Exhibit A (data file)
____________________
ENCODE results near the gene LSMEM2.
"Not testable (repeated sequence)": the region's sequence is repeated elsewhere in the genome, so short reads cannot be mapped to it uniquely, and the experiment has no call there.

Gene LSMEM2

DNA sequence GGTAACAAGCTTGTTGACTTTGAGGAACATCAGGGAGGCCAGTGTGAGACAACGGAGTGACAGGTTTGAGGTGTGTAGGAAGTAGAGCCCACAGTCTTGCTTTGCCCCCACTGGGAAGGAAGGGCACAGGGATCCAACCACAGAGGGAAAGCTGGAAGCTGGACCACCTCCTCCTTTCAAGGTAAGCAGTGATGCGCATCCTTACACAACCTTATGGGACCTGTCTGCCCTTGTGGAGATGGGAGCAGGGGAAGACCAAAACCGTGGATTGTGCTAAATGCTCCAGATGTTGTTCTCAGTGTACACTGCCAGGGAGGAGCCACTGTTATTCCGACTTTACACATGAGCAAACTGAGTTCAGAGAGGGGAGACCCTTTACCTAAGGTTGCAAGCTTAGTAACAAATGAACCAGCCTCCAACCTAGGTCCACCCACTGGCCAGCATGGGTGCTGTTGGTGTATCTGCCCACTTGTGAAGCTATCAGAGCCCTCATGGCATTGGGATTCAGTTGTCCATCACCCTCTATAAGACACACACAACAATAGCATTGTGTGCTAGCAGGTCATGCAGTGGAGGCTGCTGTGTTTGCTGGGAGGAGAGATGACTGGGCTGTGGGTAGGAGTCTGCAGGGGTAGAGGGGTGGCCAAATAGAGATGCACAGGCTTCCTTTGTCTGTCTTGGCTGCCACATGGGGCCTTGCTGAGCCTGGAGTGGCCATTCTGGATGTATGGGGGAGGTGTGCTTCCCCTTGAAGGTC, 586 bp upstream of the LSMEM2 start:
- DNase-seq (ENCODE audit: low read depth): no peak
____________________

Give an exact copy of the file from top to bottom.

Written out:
ENCODE results near the gene LSMEM2.
"Not testable (repeated sequence)": the region's sequence is repeated elsewhere in the genome, so short reads cannot be mapped to it uniquely, and the experiment has no call there.

Gene LSMEM2

DNA sequence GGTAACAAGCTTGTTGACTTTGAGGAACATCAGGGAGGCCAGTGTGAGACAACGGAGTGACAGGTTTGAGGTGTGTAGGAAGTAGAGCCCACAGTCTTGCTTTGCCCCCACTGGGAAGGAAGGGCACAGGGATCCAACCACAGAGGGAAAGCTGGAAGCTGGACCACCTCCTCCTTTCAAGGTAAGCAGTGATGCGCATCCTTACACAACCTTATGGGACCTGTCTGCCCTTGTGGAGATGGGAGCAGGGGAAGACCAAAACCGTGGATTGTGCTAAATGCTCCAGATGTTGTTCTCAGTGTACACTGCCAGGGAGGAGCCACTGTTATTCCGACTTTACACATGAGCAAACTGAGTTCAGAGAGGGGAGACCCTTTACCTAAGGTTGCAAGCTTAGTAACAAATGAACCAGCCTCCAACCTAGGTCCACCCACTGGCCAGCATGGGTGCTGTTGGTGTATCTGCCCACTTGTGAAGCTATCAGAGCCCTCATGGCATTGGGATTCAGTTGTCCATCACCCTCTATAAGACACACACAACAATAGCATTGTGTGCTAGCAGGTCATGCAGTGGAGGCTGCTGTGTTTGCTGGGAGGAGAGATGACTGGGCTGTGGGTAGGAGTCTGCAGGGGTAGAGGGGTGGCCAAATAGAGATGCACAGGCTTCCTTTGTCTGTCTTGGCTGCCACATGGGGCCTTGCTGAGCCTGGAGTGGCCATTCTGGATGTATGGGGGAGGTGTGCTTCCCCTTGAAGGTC, 586 bp upstream of the LSMEM2 start:
- DNase-seq (ENCODE audit: low read depth): no peak